Cocoa and Poverty in the Democratic Republic of Congo

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KINSHASA, Democratic Republic of Congo — Extreme poverty in the Democratic Republic of Congo along with ongoing violence continues to affect millions of refugees and Congolese citizens. In a recent report carried out by the World Food Program (WFP), approximately 95 percent of people earn less than $2 a day while almost 43 percent of children suffer from chronic malnutrition in the DRC.

WFP Spokeswoman Elizabeth Byrs spoke about how low levels of government spending in the education, health care, sanitation and agricultural sectors led to food security difficulties.

“Families [that]have poor diet[s]have a high vulnerability to diseases because they are poor, [and]lack a balanced diet,” said Byrs. “They do not eat properly so their bodies are more vulnerable to diseases. Of course because of diseases, because of people who are not properly fed, it causes major disruption to crops, of course livestock, and altogether infrastructure.”

A decline in foreign aid and a heavy reliance on imports have also added to the area’s woes as nearly 10 percent of the population face acute food insecurity. WFP also announced that many Congolese are at risk of losing access to critical humanitarian operations implemented in the region, if $21 million in funds aren’t raised.

“We targeted two million people in 2014. Unfortunately, we will assist only 1.6 million if we do not get adequate funding from donors,” said Byrs. “There are two million children suffering from malnutrition, and we will focus on the life-saving programs of WFP to ensure that those children get life-saving assistance.”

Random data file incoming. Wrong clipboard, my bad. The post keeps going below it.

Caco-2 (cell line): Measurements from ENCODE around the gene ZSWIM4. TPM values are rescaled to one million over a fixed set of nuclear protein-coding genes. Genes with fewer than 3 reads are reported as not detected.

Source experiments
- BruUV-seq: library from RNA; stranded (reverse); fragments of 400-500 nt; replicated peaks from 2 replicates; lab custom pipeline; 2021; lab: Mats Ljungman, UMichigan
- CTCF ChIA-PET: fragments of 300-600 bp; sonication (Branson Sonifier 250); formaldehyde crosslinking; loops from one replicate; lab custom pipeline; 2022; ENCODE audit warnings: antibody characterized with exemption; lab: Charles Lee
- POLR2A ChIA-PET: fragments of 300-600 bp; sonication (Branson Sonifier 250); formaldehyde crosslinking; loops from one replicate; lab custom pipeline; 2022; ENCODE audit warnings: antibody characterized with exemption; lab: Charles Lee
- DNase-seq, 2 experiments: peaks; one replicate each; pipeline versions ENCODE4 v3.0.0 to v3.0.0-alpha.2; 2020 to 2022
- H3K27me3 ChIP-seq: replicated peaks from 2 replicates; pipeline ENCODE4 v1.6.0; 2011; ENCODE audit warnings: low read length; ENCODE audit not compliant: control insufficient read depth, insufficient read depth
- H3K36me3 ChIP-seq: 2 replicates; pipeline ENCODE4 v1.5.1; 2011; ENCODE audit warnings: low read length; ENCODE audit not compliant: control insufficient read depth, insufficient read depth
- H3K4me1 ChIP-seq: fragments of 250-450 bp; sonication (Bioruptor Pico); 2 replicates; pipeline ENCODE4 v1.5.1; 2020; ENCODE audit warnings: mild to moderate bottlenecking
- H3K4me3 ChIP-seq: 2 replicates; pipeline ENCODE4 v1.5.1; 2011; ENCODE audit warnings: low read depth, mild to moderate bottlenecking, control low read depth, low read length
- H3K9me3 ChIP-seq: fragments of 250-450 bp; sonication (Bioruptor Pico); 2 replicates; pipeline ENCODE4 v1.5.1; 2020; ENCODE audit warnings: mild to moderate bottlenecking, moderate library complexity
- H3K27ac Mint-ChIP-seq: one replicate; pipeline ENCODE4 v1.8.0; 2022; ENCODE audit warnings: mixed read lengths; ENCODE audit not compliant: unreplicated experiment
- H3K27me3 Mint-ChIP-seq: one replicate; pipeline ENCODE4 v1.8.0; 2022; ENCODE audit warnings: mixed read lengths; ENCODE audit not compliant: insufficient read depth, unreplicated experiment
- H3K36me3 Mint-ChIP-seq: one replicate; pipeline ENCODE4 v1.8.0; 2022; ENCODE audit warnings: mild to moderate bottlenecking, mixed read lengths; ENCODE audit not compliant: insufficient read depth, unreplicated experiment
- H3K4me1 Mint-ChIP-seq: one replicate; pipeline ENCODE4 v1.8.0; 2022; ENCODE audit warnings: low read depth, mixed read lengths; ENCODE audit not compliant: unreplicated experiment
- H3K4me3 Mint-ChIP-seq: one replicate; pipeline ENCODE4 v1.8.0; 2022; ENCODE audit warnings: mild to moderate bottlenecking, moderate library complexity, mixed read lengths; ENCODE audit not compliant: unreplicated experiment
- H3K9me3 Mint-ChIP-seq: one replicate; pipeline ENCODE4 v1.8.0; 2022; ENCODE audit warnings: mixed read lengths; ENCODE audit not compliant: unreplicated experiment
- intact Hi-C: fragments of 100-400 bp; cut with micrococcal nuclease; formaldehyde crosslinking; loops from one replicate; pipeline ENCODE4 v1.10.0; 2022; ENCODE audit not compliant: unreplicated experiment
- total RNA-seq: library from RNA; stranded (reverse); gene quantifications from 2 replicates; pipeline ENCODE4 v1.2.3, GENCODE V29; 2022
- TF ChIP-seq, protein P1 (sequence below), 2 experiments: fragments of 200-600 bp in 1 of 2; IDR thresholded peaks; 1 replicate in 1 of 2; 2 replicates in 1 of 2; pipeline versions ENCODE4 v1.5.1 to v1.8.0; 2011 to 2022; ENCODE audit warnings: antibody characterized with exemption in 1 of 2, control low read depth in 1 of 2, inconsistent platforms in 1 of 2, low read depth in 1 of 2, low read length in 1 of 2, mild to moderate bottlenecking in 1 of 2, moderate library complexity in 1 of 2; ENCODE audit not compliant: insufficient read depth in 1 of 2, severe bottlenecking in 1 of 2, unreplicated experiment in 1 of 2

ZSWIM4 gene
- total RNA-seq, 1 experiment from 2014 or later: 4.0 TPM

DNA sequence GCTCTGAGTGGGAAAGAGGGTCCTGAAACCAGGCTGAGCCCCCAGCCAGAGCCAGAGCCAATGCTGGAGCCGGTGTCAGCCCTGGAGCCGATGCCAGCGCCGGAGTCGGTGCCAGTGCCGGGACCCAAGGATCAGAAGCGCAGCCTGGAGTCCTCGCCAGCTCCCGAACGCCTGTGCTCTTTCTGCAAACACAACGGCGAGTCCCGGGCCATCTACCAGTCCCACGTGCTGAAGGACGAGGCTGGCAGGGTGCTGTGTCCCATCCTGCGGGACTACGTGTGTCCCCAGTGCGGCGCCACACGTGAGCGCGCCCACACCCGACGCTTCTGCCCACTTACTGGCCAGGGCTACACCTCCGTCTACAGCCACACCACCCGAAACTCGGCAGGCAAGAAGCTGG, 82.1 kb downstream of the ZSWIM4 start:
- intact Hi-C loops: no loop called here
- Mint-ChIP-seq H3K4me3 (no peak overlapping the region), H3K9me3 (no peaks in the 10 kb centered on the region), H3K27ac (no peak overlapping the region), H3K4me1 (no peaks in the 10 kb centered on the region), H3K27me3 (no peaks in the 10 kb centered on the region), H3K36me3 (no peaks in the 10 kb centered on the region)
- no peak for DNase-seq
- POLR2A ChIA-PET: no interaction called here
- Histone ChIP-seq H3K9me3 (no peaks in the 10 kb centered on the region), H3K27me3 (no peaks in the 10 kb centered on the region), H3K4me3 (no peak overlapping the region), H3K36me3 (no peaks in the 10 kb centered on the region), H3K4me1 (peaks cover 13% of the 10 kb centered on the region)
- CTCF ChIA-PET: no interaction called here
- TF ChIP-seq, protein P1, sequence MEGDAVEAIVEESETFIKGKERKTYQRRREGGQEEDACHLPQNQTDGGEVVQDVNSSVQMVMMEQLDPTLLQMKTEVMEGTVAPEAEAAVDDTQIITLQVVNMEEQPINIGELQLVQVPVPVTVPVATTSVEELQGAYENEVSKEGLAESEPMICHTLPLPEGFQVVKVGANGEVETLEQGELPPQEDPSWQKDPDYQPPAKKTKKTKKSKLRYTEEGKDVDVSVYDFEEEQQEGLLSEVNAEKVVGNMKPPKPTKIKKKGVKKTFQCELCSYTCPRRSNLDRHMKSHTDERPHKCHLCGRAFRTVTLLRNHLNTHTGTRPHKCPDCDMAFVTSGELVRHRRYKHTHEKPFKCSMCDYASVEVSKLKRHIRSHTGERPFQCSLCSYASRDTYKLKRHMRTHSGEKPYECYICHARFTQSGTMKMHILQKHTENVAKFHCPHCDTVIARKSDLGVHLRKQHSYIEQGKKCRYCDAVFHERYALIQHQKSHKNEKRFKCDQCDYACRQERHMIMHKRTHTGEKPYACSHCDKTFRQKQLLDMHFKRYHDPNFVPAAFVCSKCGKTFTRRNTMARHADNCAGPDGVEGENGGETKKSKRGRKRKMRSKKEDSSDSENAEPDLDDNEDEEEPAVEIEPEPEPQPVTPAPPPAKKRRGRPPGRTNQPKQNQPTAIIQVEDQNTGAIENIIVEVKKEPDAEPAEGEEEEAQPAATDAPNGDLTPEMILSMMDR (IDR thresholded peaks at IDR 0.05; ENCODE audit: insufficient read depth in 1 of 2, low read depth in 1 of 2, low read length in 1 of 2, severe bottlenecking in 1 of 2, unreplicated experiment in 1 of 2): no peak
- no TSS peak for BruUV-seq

While the DRC ranked 142 out of 186 countries on the Human Development Index in 2013, hope for prosperity remains. Since 2002, the country’s economy has rised six percent a year and is predicted to reach as high as nine percent in 2014. Although little of this growth is reaching refugees and those living in poverty, other economic opportunities are flowering in the area.

“I have to say, I think there is the opportunity for cocoa to be not only be a really strong economic crop for the Congo, but also to protect the incredible biodiversity there,” said Joe Whinney, founder and CEO of Theo Chocolate, a Seattle-based company which focuses on sourcing DRC-grown cocoa. Even though 70 percent of food consumed in the area comes from imports, the DRC is equipped with a vast amount of natural resources such as timber, minerals, and fertile soil.

Whinney partnered his company with the Eastern Congo Initiative (ECI), led by humanitarian activist Ben Affleck, last year to source cocoa from farmers in the northeastern region of the DRC. The decision came naturally as ECI focuses on cultivating long-term relationships with organizations who support social and economic development for people living in eastern Congo.

The cocoa bean is also being called “militia proof” as rebel organizations see no need to steal the valueless crop. This in turns allows farmers to turn their beans into an outlet for proving themselves a better life while growing the economy. While the DRC has many developmental challenges ahead of them, for now, their consistent economic growth is a positive sign of things to come.

Sources: documents.wfp.org, voanews.com, wfp.org, huffingtonpost.com
Photo: Forbes

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Jeffrey Scott Haley

Scott Haley is from Albuquerque, New Mexico. He graduated from the University of New Mexico with a Bachelors degree in English and Strategic Communications. After graduation, Scott wanted to join an organization that provided him the framework to help make a difference in the lives of those living in poverty, as well as the opportunity to join like-minded people who share the same passion, which is how he came to The Borgen Project. Scott plays soccer, and has more gray hairs than his father and grandfather combined.